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Our non-neurological colleagues sometimes suggest, with tongue in cheek (we hope), that neurologists are not needed now that they can “order” magnetic resonance scans. First and foremost investigations are never “ordered” but “requested”, this often involving discussion with the general or neuroradiologist of the specific case in mind. The Royal College of Radiologists guidelines, Making best use of a Department of Clinical Radiology,1 emphasises the importance of good communication. The guideline states that a referral is a request for an opinion, that it should be accurately and legibly made, that discussion is important, and regular clinico-radiological meetings are recommended. These are all essential ingredients of good practice
Neurology and neuroradiology are separate and distinct specialities. Yet imaging of the nervous system is so important in the diagnosis and management of patients with neurological disease that neurologists have to know more than a fair amount about it. Indeed in treating acute stroke with thrombolytics the neurologist may be the sole interpreter of the out of hours scan. Imaging has an ever increasing role not just diagnostically but also for informing prognosis and helping select and monitor the effects of specific treatments. In light of this, how much neuroradiology does a neurologist need to know? This supplement aims to explore this.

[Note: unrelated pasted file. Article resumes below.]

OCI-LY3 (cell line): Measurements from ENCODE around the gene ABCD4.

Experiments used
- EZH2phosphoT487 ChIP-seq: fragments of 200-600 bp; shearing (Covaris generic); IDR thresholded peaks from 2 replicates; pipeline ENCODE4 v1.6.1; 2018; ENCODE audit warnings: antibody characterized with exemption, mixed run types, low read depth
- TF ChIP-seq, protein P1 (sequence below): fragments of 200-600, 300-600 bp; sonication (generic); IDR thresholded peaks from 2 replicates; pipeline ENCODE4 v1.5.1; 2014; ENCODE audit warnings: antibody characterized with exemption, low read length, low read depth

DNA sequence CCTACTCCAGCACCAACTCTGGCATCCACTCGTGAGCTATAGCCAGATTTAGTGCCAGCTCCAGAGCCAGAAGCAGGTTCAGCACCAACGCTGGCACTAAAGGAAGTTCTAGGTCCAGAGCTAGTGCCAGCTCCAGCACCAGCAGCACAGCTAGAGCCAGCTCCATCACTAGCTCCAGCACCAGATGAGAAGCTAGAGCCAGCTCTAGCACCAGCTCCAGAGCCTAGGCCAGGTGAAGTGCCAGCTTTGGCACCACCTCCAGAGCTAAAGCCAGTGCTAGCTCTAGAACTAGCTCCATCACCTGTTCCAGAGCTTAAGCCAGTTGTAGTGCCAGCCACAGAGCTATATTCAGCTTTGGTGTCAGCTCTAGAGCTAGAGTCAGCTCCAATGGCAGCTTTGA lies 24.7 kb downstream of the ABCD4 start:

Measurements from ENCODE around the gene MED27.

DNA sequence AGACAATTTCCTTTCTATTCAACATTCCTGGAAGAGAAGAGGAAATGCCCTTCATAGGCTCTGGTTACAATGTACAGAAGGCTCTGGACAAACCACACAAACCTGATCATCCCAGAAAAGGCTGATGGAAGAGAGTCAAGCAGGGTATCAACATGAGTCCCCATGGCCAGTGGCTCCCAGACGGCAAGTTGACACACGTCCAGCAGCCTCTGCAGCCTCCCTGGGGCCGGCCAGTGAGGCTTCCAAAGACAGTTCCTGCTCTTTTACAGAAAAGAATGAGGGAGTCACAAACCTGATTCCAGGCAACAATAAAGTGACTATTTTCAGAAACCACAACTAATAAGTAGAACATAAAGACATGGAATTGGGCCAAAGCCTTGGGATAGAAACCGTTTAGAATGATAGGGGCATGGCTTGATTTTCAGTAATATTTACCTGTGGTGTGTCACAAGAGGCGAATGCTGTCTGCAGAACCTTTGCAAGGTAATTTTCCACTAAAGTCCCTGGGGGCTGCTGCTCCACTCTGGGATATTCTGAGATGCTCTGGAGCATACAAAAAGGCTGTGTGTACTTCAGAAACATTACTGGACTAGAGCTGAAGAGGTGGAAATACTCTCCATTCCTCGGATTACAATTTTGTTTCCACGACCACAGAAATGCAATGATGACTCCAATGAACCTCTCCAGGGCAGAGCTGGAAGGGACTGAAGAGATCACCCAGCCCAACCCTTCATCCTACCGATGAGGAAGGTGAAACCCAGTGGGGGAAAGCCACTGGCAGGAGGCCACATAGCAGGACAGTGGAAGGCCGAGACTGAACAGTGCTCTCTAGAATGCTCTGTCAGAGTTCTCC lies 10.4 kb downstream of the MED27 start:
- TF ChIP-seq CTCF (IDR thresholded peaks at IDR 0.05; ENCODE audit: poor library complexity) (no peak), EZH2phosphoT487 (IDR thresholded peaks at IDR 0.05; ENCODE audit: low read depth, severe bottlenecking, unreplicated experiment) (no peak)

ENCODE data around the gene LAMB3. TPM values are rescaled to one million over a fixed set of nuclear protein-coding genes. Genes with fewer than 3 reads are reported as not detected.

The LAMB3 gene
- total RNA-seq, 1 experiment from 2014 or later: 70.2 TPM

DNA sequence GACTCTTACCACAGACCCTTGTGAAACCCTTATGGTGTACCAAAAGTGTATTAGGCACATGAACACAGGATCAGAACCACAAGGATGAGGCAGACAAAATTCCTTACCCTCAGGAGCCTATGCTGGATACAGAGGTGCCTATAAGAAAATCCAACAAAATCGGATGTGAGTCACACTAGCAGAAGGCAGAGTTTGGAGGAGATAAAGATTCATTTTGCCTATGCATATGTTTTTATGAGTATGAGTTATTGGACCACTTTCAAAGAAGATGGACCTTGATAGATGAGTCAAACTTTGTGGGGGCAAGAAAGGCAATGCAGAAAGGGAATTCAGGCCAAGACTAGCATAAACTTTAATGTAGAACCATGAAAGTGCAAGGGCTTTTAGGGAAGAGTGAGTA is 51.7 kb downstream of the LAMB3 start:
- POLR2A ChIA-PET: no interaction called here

We start with a series of articles that focus on the use of imaging in important diagnostic categories. Tuuli M Salmenpera and John S Duncan discuss imaging in epilepsy, S Anand Trip and David H. Miller consider imaging in multiple sclerosis, and Keith Muir and Celestine Santosh address imaging in stroke and transient ischaemic attack.
Imaging of specific parts of the nervous system pose different problems. Ian Bone and Donald Hadley discuss the combined clinico-radiological approach to the investigation of syndromes of the orbital fissure, cavernous sinus, cerebellopontine angle, and skull base.
Most neurology in the UK is done outside neurological centres and much of the imaging of the nervous system is undertaken and reported by non-neuroradiologists in district general hospitals. Evelyn Teasdale provides her insights into survival without on site neuroradiology, giving advice on how to develop a service and on how to most efficiently use the different imaging modalities available there.
Finally, Shelley Renowden provides a grand tour of the astonishing developments within interventional neuroradiology. This article breaks with our normal format, being a wide ranging, heavily referenced review of the “state of the art” for the non-expert.